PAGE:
Strategic Partnerships Mergers and Acquisitions

Experts raise concerns about hospital merger-and-acquisition activity but differ on how Congress should respond

May 24, 2021 9:02 pm
  • During a recent Senate hearing, a hospital advocate responded to criticism of consolidation stemming from hospital mergers and acquisitions of physician practices.
  • Other members of the panel described negative impacts of consolidation and various approaches that could be used to counter the trend.
  • Recommended considerations for Congress include bolstering antitrust enforcement and scaling back regulations.

A recent congressional hearing on consolidation in the healthcare industry made for a lonely situation for one hospital advocate.

Rodney Hochman, MD, president and CEO of Providence St. Joseph Health and chair of the American Hospital Association (AHA) Board of Trustees, was the only person on a six-witness panel to tout the benefits of consolidation. The other experts and most Senate members who asked questions during the May 19 hearing were inclined to talk in terms of drawbacks.

“There are many reasons for mergers and acquisitions in the hospital field,” Hochman testified to the Senate Subcommittee on Competition Policy, Antitrust and Consumer Rights. “Often, they are prompted by financial pressures that can limit a hospital’s ability to marshal the resources needed to effectively care for its community, especially small and rural critical access hospitals.”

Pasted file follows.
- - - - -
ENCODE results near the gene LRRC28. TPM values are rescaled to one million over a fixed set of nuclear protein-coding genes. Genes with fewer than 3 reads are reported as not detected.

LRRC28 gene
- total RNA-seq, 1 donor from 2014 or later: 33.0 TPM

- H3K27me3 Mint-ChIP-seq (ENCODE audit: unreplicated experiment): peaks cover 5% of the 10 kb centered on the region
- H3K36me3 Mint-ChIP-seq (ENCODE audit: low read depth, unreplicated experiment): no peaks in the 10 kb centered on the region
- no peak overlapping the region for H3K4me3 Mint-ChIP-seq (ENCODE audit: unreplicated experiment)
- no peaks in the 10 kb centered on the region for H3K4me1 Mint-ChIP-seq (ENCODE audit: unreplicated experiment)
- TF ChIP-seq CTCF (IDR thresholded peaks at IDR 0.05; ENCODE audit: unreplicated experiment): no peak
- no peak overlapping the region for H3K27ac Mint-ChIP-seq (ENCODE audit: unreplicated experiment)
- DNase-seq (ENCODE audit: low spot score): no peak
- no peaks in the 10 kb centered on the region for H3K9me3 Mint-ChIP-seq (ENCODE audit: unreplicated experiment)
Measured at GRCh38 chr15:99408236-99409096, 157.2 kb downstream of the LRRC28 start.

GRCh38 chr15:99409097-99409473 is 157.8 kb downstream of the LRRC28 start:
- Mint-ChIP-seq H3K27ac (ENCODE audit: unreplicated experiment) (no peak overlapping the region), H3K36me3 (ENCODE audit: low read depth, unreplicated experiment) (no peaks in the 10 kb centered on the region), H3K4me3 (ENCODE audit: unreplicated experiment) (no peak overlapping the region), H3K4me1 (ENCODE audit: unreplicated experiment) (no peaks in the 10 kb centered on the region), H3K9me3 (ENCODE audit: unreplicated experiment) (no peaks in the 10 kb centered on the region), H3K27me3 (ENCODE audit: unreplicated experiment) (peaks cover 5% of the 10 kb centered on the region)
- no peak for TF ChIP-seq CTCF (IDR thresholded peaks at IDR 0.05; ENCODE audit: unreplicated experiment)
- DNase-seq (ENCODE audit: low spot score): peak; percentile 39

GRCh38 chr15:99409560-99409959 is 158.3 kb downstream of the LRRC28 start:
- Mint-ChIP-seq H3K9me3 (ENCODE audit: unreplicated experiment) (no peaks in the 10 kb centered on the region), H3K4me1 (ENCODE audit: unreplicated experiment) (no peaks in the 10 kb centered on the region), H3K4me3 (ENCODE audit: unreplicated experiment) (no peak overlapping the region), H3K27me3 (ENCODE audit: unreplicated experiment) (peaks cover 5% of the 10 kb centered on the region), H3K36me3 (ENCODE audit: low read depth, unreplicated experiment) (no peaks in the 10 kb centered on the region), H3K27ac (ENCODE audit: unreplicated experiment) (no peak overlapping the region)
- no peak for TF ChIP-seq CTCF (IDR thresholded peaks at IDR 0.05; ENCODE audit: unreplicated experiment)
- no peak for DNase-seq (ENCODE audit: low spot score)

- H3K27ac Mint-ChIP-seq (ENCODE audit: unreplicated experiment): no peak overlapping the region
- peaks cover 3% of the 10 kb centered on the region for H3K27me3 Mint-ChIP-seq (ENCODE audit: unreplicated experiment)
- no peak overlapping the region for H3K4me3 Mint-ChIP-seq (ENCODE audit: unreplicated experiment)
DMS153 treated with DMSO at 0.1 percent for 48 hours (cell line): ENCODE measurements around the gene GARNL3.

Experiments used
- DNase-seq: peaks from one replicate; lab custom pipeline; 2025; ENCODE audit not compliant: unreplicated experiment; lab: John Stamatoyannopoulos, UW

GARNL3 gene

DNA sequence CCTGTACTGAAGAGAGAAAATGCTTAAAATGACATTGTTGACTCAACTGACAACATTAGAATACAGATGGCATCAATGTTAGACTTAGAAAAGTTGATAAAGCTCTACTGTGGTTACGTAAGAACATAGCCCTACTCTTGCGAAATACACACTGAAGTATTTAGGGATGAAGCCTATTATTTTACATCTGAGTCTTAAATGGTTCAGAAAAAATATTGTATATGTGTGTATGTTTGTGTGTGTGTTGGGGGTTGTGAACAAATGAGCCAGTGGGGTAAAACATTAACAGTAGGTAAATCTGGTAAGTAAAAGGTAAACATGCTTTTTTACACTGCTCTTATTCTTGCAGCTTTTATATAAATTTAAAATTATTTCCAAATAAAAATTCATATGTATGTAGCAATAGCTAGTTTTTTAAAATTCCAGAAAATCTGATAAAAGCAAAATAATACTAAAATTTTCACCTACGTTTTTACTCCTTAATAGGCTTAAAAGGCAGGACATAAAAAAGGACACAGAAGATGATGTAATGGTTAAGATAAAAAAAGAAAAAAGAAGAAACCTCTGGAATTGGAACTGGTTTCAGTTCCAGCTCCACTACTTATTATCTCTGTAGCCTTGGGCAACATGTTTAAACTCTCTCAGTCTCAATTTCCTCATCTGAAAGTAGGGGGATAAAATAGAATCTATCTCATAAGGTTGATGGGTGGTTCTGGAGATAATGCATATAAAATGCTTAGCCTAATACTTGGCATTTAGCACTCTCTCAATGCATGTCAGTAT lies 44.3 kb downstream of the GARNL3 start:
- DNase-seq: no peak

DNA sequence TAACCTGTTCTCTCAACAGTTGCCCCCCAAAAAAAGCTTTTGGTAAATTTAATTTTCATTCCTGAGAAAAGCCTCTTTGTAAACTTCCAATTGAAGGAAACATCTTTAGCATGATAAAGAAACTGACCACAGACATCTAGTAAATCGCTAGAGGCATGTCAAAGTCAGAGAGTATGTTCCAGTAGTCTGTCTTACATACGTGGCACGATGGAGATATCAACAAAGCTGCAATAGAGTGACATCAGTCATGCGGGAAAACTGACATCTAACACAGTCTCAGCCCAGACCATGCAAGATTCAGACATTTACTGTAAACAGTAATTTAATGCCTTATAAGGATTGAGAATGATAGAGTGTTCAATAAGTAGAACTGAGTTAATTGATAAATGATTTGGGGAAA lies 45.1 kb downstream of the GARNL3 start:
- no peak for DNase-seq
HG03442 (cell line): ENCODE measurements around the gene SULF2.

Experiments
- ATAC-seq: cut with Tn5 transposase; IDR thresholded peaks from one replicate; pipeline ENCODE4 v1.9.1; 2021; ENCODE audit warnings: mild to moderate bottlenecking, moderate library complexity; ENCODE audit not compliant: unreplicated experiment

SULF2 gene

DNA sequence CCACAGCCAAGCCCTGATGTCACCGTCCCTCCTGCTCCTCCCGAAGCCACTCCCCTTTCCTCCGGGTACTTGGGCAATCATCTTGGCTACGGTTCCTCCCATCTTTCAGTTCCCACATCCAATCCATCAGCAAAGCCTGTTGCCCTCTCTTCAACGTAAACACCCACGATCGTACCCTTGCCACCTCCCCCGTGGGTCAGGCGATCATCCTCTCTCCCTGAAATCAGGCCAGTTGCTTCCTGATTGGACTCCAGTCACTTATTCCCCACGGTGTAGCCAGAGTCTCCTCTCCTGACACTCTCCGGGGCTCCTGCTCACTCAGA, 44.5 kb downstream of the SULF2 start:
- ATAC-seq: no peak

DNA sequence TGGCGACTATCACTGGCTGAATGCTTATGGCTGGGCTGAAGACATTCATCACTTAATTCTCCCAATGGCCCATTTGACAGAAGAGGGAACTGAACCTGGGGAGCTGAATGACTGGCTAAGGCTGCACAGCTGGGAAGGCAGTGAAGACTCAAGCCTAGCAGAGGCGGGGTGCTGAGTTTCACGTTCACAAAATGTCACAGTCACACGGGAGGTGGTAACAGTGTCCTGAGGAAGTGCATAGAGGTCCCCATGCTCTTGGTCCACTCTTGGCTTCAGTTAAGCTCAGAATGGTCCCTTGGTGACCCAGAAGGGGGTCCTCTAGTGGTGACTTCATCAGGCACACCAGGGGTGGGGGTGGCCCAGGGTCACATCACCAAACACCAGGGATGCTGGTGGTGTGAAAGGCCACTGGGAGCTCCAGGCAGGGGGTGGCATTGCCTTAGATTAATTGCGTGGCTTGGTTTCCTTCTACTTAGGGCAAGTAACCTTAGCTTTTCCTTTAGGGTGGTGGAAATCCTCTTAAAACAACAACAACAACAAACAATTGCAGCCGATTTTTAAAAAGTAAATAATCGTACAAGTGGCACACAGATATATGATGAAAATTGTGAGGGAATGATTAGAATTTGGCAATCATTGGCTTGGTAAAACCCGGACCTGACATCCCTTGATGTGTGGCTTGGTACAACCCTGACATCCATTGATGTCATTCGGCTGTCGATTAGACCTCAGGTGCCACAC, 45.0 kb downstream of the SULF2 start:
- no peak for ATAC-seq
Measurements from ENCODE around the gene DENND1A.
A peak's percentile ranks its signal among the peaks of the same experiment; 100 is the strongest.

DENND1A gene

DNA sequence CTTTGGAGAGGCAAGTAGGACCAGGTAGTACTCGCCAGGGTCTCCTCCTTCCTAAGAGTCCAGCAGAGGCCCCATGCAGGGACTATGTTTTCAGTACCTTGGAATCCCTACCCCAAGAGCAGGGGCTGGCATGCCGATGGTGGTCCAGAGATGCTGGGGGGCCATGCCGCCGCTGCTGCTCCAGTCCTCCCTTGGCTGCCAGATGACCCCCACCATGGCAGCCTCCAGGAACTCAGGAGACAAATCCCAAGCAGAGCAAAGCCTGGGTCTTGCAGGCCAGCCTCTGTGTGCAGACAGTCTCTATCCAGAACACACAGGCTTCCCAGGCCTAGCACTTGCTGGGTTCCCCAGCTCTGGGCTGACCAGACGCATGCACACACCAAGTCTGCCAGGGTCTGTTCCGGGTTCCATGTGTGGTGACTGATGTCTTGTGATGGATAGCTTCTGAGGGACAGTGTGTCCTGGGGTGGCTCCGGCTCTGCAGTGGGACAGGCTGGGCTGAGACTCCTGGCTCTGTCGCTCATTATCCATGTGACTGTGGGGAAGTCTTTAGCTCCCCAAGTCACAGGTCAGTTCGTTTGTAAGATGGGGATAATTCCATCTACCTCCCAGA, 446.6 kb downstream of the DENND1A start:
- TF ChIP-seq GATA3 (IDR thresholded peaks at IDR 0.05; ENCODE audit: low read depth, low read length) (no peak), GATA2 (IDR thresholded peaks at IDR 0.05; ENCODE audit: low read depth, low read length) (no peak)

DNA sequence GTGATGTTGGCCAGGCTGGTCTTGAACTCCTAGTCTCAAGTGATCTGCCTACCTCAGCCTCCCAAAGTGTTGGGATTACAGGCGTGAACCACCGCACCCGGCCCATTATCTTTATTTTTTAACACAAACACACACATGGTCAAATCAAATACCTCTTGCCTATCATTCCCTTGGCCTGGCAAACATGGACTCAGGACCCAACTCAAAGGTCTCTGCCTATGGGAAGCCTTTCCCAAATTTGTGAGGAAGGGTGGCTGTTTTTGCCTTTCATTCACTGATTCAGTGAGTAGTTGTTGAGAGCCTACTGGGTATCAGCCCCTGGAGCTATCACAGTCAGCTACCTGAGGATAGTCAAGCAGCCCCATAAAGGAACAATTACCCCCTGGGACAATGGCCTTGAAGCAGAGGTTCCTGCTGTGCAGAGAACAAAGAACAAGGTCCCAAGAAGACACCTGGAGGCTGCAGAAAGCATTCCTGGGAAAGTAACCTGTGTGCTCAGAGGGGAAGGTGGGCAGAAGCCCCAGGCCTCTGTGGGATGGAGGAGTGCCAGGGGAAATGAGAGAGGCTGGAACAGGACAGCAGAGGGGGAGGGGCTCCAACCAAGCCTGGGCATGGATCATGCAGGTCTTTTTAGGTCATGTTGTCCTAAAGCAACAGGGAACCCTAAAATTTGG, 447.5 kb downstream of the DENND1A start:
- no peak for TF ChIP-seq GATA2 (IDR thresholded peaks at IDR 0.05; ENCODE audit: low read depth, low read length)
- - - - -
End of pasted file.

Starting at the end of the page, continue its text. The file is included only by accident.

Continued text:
Several days after the hearing, the AHA again pushed back on concerns about hospital consolidation trends. On May 21, the New York Times published an article that described how some larger health systems took advantage of Provider Relief Fund (PRF) distributions to buy up struggling hospitals over the past year.

In a statement attributed to President and CEO Rick Pollack, the AHA noted that providers are obligated to return any PRF funding not used to cover expenses or lost revenue stemming from the COVID-19 pandemic.

In addition, the pandemic “led some hospitals in some communities to join integrated systems to remain financially stable,” according to the statement. “Being a part of a system has been a lifeline for those hospitals and their patients in terms of financial, technical, material and professional support, and life-saving care.”

Issues with concentrated hospital markets

In addition to Hochman, three healthcare policy researchers, a patient representative and an executive with the Service Employees International Union were asked about merger-and-acquisition activity during the Senate hearing.

According to their testimony, key concerns involve:

  • Increases in healthcare spending overall and in prices for purchasers specifically
  • Suboptimal quality outcomes
  • Depressed wages and benefits for healthcare workers
  • Lack of innovation

“Lack of competition has a lot to do with these problems,” said Martin Gaynor, PhD, professor of economics and public policy at Carnegie Mellon University and former director of the Bureau of Economics at the Federal Trade Commission (FTC).

The AHA’s Hochman said data reveal benefits of the M&A trend, which Gaynor noted has resulted in a third of physicians working in hospital-owned practices and “the majority of local areas” being dominated by a single system.

Advantages that accrue when hospitals combine in a system, Hochman said, include:

  • Lower healthcare costs thanks to increased administrative efficiencies
  • Improved ability to make capital investments and effectively deploy resources
  • More stability and opportunities for the workforce
  • Quality improvement through enhanced access to innovative tools and technology